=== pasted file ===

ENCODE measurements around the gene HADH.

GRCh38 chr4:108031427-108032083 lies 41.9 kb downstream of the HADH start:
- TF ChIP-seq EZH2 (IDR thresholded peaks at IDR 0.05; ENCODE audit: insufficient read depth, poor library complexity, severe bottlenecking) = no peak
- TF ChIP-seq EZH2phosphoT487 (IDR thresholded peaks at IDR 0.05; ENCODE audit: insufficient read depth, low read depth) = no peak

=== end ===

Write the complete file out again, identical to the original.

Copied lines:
ENCODE measurements around the gene HADH.

GRCh38 chr4:108031427-108032083 lies 41.9 kb downstream of the HADH start:
- TF ChIP-seq EZH2 (IDR thresholded peaks at IDR 0.05; ENCODE audit: insufficient read depth, poor library complexity, severe bottlenecking) = no peak
- TF ChIP-seq EZH2phosphoT487 (IDR thresholded peaks at IDR 0.05; ENCODE audit: insufficient read depth, low read depth) = no peak